What is financial planning?

What is financial planning?

This blog focuses on a case study which we hope will paint a picture of what financial

Clive Barwell, Independent Financial Adviser and Head of Later Life Advice

planning is really about. In this example, I’ll illustrate how financial advisers create a bespoke, comprehensive financial plan. I’ll call this couple Arthur and Mary and we’ll talk about where they were financially when I first went to see them and where they are now.

 

Arthur & Mary
Arthur is 78 and had just retired from working at the local supermarket. Arthur had been married previously and has a daughter, Sandra, and grandchildren from that relationship. Mary is aged 66 and has been the home-maker. Together she and Arthur have a son, Robert, aged 42, who has mental health issues and is dependent upon them, although he is in receipt of some benefits.

Arthur and Mary have lived in the same council house since 1977, and their only real savings had come from Arthur prudently trying to put away his earnings. However, in 2007, following the recent death of her father, Mary inherited a quite substantial sum of money – in excess of £200,000.

 

Seeking professional advice
Arthur and Mary recognised that they needed professional advice and had a range of investments recommended to them by their bank, but didn’t really understand how their money was invested. When I was called-in – Mary had spoken to the Money Advice Service, which then recommended the Society of Later Life Advisers, leading to me as the local Accredited Adviser.

The “elephant-in-the-room” was their council house. Valued at £120,000 in 2014, Arthur and Mary qualified for the maximum discount, I realised that they could buy the property, under the Right-to-Buy scheme, for just £48,000! The previous adviser had ignored this.

This is what financial planning is all about, seeing the broader picture, and understanding what the consequences of action (or inaction) in one area are upon another. This is why I also discussed Arthur and Mary’s Will with them.

 

Looking at the whole picture
The solicitor had prepared Wills for Arthur and Mary based upon their instructions, but had not considered their family’s situation. Their Will would leave everything to each other on the first death and then 90% to Robert and 10% to Sandra on the second death. But this left a few unanswered questions. Could Robert manage an inheritance of some £250,000? Would such an inheritance affect his entitlement to any means-tested benefits? Does Robert have the capacity to make a Will himself to dispose of his assets on his eventual death? Would the inheritance make Robert vulnerable to “gold-digger” or fraudster?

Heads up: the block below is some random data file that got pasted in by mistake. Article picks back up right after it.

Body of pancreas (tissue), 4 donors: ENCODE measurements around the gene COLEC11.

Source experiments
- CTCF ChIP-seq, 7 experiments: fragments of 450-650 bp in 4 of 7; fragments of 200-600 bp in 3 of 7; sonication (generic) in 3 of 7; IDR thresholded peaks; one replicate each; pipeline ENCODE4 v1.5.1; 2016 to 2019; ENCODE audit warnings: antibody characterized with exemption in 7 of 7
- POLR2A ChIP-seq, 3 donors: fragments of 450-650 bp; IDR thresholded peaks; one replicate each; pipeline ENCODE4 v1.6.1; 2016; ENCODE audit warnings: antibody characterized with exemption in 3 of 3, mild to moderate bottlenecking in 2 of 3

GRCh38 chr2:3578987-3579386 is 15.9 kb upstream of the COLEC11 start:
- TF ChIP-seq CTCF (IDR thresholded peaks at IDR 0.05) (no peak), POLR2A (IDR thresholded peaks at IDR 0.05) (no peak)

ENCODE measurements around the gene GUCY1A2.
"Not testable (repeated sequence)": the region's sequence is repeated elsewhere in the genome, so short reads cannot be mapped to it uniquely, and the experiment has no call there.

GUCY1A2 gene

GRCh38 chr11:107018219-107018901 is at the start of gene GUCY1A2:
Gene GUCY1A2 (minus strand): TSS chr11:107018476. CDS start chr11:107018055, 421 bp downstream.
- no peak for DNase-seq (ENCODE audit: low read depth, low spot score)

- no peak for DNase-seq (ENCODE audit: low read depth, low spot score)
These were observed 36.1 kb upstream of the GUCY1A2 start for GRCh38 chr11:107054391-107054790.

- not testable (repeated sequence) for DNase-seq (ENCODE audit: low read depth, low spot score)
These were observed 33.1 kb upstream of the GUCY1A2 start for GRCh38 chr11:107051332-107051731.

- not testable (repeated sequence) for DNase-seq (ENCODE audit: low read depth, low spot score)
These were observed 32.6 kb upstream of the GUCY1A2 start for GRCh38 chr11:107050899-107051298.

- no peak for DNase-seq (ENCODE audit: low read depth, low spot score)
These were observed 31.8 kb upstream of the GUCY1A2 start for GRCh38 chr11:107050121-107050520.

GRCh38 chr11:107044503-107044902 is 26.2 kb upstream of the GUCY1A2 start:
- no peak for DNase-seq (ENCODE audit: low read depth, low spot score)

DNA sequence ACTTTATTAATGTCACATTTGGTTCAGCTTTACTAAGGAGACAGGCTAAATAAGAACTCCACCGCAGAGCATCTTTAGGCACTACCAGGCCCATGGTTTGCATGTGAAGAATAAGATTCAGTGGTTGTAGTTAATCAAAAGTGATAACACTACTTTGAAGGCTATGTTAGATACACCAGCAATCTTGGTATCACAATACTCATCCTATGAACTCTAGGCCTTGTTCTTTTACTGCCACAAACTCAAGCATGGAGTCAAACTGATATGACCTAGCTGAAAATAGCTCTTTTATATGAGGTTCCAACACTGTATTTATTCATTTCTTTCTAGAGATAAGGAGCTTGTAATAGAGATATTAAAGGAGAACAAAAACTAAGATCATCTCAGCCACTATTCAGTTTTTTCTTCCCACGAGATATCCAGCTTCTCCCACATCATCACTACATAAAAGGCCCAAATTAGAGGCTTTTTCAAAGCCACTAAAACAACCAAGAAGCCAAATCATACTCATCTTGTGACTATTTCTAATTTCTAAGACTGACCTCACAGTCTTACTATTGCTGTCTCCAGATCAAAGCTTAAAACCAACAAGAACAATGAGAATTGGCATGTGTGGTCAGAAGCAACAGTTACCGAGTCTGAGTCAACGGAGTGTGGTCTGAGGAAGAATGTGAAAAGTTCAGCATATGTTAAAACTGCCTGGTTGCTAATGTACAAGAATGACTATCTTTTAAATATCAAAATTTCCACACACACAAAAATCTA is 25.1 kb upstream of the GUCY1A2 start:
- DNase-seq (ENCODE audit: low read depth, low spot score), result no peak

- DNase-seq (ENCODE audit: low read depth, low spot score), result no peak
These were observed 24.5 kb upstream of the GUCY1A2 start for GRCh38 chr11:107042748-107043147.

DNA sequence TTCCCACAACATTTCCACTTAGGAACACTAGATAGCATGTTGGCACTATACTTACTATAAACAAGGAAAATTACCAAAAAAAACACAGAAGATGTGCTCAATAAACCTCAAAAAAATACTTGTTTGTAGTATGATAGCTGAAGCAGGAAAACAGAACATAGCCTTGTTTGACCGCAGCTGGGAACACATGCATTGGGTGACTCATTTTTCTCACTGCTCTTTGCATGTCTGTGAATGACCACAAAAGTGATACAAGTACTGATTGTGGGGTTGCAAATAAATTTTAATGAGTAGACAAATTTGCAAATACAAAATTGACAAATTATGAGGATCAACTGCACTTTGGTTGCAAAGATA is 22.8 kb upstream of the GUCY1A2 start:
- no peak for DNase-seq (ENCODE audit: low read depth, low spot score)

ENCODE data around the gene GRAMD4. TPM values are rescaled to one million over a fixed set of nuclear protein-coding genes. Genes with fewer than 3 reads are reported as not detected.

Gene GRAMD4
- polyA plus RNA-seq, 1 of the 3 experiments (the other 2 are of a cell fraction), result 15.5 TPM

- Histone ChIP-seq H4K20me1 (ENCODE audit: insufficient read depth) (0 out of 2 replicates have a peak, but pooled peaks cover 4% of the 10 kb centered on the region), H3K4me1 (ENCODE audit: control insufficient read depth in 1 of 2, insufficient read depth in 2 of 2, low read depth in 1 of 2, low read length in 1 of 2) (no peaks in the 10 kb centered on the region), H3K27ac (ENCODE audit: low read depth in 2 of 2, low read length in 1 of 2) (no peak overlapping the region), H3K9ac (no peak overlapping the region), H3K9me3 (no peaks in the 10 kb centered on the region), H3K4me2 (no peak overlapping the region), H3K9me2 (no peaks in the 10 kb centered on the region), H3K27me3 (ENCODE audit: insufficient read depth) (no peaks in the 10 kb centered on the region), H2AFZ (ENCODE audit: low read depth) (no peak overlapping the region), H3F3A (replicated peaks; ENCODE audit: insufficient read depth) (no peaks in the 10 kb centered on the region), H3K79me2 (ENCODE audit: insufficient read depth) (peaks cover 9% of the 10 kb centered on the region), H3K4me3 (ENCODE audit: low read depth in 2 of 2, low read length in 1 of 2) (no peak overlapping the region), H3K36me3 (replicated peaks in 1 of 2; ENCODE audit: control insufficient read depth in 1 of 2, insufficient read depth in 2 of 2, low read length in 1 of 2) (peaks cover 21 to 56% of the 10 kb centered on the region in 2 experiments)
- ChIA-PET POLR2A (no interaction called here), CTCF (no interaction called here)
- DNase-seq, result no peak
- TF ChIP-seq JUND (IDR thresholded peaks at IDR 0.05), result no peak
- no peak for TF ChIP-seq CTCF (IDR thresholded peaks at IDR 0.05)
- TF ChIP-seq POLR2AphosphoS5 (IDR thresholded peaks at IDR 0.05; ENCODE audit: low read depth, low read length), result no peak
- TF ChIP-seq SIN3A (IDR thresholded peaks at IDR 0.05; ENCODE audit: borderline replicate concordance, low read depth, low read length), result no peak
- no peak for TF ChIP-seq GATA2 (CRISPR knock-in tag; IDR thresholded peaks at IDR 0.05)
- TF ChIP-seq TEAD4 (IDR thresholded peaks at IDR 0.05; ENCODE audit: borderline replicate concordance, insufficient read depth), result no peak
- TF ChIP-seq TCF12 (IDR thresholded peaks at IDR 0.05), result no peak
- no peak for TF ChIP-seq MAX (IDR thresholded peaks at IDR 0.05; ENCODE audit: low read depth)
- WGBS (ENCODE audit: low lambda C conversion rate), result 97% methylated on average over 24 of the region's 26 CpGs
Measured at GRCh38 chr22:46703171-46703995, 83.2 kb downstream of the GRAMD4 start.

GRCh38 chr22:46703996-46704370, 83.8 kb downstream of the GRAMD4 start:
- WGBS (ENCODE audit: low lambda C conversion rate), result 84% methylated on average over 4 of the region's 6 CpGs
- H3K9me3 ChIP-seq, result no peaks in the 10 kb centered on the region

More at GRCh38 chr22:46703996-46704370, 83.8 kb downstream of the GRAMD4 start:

Where are they now?

With my help Arthur and Mary have:

  • Bought their house and secured a home for Robert, as after Arthur and Mary’s deaths Robert would have had no right to continue to live there.
  • Kept a cash reserve for known and unknown contingencies.
  • Reorganised their portfolio to become simpler to understand and produce a reliable monthly income to supplement their pensions.
  • Put robust Wills in place which put their assets into a discretionary trust, of which each other, Robert, Sandra and Sandra’s children are the potential beneficiaries. In this way Arthur and Mary will be provided for, and their children and grandchildren will also benefit without Robert having to manage the money himself.
  • Set up Lasting Powers of Attorney for both Property & Financial Affairs and Health & Welfare.

Most importantly, I will now be having at least annual meetings with Arthur and Mary to ensure their needs haven’t changed and that the plan is still on course. I liken the whole process to satellite navigation in the car – I work out where someone is now, where they want to go, plot a course and then keep them on that course, avoiding the financial obstacles en route. Through regular reviews, I ensure my clients never have to ask a stranger for directions again.

 

 

Your home may be repossessed if you do not keep up repayments on your mortgage. The Financial Conduct Authority does not regulate taxation and trust advice and will writing

The content of this publication does not constitute financial advice you should seek independent financial advice regarding your own personal circumstances before embarking on any course of action.

Originally published at: https://www.clivebarwell.co.uk/what-is-financial-planning-a-case-study/

No Comments

Post A Comment

X